Vaginal Atrophy (Atrophic Vaginitis)
Medically reviewed by Drugs.com. Last updated on Jan 13, 2020.
What is Vaginal Atrophy (Atrophic Vaginitis)?
Vaginal atrophy is a change of the vagina that develops when there is a significant decrease in levels of the female hormone estrogen. The condition also is called atrophic vaginitis.
Estrogen, which is produced by the ovaries, plays a vital role in keeping vaginal tissues lubricated and healthy. When levels of estrogen are low, vaginal tissue becomes atrophic — thin, dry and shrunken. The vagina may become more prone to inflammation in an atrophic state.
Common conditions with low estrogen levels that cause vaginal atrophy include:
- Menopause, when normal, age-related body changes cause the ovaries to decrease their production of estrogen
- Surgical removal of the ovaries before the age of natural menopause, which can be done at the same time as a hysterectomy (removal of the uterus)
- Treatment with medications used to decrease estrogen levels in women who have conditions such as uterine fibroids or endometriosis
- Premature menopause, which occurs before age 40, a younger age than is considered normal for the average woman
Vaginal atrophy typically develops so slowly that a woman may not notice any symptoms until five to ten years after menopause begins.
Common signs of vaginal atrophy include:
- Vaginal dryness
- Vaginal itch or a burning sensation
- Painful sexual intercourse
- Light bleeding after intercourse
If you are a middle-aged woman, your doctor will ask whether you have started menopause or whether you have been experiencing menopausal symptoms (absent or irregular menstrual periods, mood swings, hot flashes, difficulty sleeping at night, night sweats).
If you are a woman of childbearing age, your doctor will inquire whether you are breastfeeding or having irregular menstrual periods, which could be caused by low estrogen levels or by an imbalance in female hormones. Your doctor also will review your medical and surgical history and ask about your current medications.
The doctor may suspect vaginal atrophy based on your age, symptoms and medical history. To confirm the diagnosis, the doctor will perform a pelvic examination to examine your vulva and vagina for signs of dryness, redness and thinning of tissue.
If you are menopausal and have bleeding after intercourse, your doctor may want to check for endometrial cancer (cancer of the uterine lining) by doing an endometrial biopsy. In this procedure, a small piece of tissue is removed from the uterine lining, and is examined in a laboratory. The doctor also may want to check for a problem with the cervix by doing a Pap test.
The condition will continue until it is treated or estrogen levels return to normal.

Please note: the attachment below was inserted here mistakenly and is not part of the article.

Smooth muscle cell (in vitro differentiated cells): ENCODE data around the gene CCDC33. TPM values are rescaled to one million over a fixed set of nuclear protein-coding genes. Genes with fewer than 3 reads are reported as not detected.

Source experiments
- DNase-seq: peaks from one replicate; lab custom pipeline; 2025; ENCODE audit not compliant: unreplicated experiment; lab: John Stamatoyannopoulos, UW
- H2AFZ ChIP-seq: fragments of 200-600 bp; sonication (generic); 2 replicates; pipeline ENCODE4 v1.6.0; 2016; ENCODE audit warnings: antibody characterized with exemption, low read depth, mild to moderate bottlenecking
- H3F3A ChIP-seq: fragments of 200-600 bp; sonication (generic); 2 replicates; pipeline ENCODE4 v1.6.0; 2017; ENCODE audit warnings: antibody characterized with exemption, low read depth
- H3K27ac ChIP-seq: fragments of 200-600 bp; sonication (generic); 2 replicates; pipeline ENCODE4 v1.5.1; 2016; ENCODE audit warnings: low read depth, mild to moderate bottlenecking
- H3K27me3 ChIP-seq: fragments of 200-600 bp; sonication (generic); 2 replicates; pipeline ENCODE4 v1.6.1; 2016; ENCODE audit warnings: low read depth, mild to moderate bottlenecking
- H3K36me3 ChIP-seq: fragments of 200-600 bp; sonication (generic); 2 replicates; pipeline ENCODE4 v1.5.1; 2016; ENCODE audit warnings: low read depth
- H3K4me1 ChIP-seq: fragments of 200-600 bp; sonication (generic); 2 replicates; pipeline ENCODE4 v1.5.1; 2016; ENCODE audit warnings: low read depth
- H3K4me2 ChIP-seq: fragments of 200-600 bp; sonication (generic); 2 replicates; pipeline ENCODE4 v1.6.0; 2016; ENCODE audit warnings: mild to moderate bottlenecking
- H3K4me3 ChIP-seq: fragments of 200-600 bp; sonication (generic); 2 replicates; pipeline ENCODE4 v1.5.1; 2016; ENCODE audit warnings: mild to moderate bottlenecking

A water-soluble vaginal lubricant can be used to moisten the tissues and prevent painful sexual intercourse. Regular sexual activity also can help to prevent symptoms. This is because sexual intercourse improves blood circulation to the vagina, which helps to maintain vaginal tissue.
Treatments range from over-the-counter moisturizers to prescription-only hormone therapy. Women can often manage mild symptoms with nonhormonal moisturizers and, during sexual intercourse, vaginal lubricants. Sexual activity itself may improve the symptoms. If none of these approaches helps, you may need low-dose estrogen in the form of a cream, tablet, or ring inserted into the vagina. Here's how the various options work:
- Vaginal moisturizers. Water-based vaginal moisturizers adhere to the surface of the vagina, releasing water and producing a moist film over vaginal tissue. They also help restore vaginal pH. One type of moisturizer, Replens, is inserted with an applicator and lasts up to three days. A silicone-based product, K-Y Liquibeads, consists of small beads, also inserted with an applicator, that last up to four days. Moisturizers are a good choice if vaginal dryness is bothersome most of the time and not just during sexual activity.
- Vaginal lubricants. In addition to a moisturizer, you may want to use a lubricant during intercourse. One example is Astroglide, a clear, thin, odorless liquid with a slippery feel that closely approximates natural vaginal secretions. You can apply it before intercourse to the vaginal opening or to the penis. Astroglide is water-based and non-staining and has a neutral pH, so it won't irritate the vagina or promote vaginal infections. (Olive oil and saliva are other time-tested lubricants.) There are many different lubricants, but no studies have been done comparing them.
- Low-dose vaginal estrogen. Estrogen in any form — oral, transdermal (via skin patch), or vaginal — can help restore normal vaginal pH and beneficial bacteria, thicken the epithelium, increase vaginal secretions, and decrease vaginal dryness. But it's best to apply the estrogen directly to the vagina. Compared with oral or transdermal estrogen, vaginal application requires a lower dose and involves less exposure of breast and endometrial tissues, where estrogen can increase the risk of cancer by stimulating the growth of cells. Low-dose estrogen products recommended specifically for the treatment of vaginal atrophy include vaginal creams (Estrace and Premarin), the vaginal tablet Vagifem, and Estring (an estradiol-infused silicone ring that sits around the cervix and releases a very low, steady dose of estrogen).
When To Call A Professional
Schedule an appointment with your doctor if you experience any vaginal bleeding, vaginal dryness, burning or itching, or if painful sexual intercourse is not relieved with a water-soluble lubricant.
In most people, the outlook is excellent.
Learn more about Vaginal Atrophy (Atrophic Vaginitis)
IBM Watson Micromedex
Mayo Clinic Reference
ICD-10 CM Clinical Codes (External)
American College of Obstetricians and Gynecologists
American Academy of Family Physicians (AAFP)
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